Soutpansberg Military Area
|Soutpansberg Military Area|
Soutpansberg Military Area emblem
|Branch||South African Army|
|Part of||Chief of the Army|
|Garrison/HQ||Messina, Northern Province|
|Engagements||South African Border War|
|Soutpansberg Military Area Command Bar|
The Soutpansberg Military Area (SMA) Headquarters was situated in Messina in the Northern Province. The size of the area for which the SMA was responsible for was approximately 4,040 square kilometres (1,560 sq mi).
After the independence of Zimbabwe and its subsequent close relations with liberation organisations in South Africa, a security threat from the north was expected. A militarised zone known as the Soutpansberg Military Area was therefore effected and bordered two international borders, those of Botswana and Zimbabwe. The length of borderline for which the Military Area was responsible was approximately 74 kilometres (46 mi) shared with Botswana and approximately 225 kilometres (140 mi) shared with Zimbabwe.
Some parts of the affected area allowed commercial farmers to continue to operate, while others areas particularly to the east of Messina were depopulated and became a military exclusive zone called the Madimbo corridor.
Along the borderline with Zimbabwe, starting at the Sand River just east of Messina up to the Alldays area, a Norex electrical fence marked the borderline. There was a gap of approximately 32 kilometres in the Norex fence at the Vhembe area. The Norex fence was manned by military personnel from the Military Area who were stationed at substations every ten kilometres along the border. One to two soldiers were deployed at each substation.
When interference occurred on the fence, which was set on alarm mode, it would register at the substation closest to the interference, at the Military Area headquarters, as well as at the offices of the contractor responsible for the maintenance of the electrical fence. The electrical fence was severely damaged during the 2000 floods and was under repair, placing an extra burden on funds and personnel to maintain the same level of readiness.
The rest of the borderline east of the Sand River follows the Limpopo River, and consists mainly of farming lands. In this area, sisal plants formed a barrier in the past, but these were cleared to make way for an extension of the Norex electrical fence. However, it was never erected because no funds were available to do so. The sisal barrier was also very badly damaged by elephants and monkeys eating the plants. It is debatable whether the sisal ‘fence’ was ever really effective. Farmers along this stretch of the border assisted the military and the police in reporting suspected crossings and illegal immigrants in their areas.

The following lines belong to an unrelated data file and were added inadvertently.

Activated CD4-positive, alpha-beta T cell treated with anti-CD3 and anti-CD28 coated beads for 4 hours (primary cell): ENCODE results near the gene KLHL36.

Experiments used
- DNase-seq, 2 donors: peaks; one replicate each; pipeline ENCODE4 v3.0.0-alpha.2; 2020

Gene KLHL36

Units in the Military Area
Conventional Forces in the SMA
Special Service Companies for Quick Reaction
The SMA, similar to the SWATF approach, also activated an immediate reaction force (Special Service Company) to deal with any attack and was primarily infantry company strength and fully motorised.
907 Special Service Company was formed from 116 Battalion's Bravo Company at Spence Shaft in 1986. 907 SSC was based at Madimbo and deployed on Buffels but converted to Cassspirs later.
Citizen Commando Units in the SMA
Various commando units such as Limpopo Commando and the Soutpansberg Commando were also based in the Military Area, just outside Messina and was responsible for border protection. Limpopo Commando was responsible for the stretch from Pontdrift East up to the nature reserve west of Messina.
The SMA replaced by Operation Corona
Border safeguarding was redesigned out under Operation Corona when the SANDF resumed these duties from the Police. Phase one of the border safeguarding initiative witnessed deployments on the South Africa/Zimbabwe borderline.
Phase two saw the SANDF deploy on the Zimbabwe, Mozambique, Swaziland and Lesotho borders, with two sub-units to Limpopo (Pontdrift and Musina), two sub-units to Mpumalanga (Macadamia and Skukuza), two sub-units to Kwa-Zulu- Natal (Ndumo and Pongola) and one sub-unit to the Free State (Ladybrand).
Phase three, also focused on these borders. By 2013, the Lesotho/Free State border was covered, followed by the Lesotho/KwaZulu-Natal border by 2014.
- Moloto, Moloko. "Military silent on rural title deed saga". IOL. The Star. Retrieved 30 January 2017.
- "Land and Conflict in the Madimbo Corridor".[dead link]
- "Order of Battle - South Africa". globalsecurity.org. Retrieved 30 January 2017.
- O'Toole, Sean; Botes, Paul (4 April 2011). "Porous border is smugglers' paradise". M&G. Mail & Guardian. Retrieved 30 January 2017.
- Martin, Guy. "SANDF receives first upgraded border safeguarding base - defenceWeb". www.defenceweb.co.za.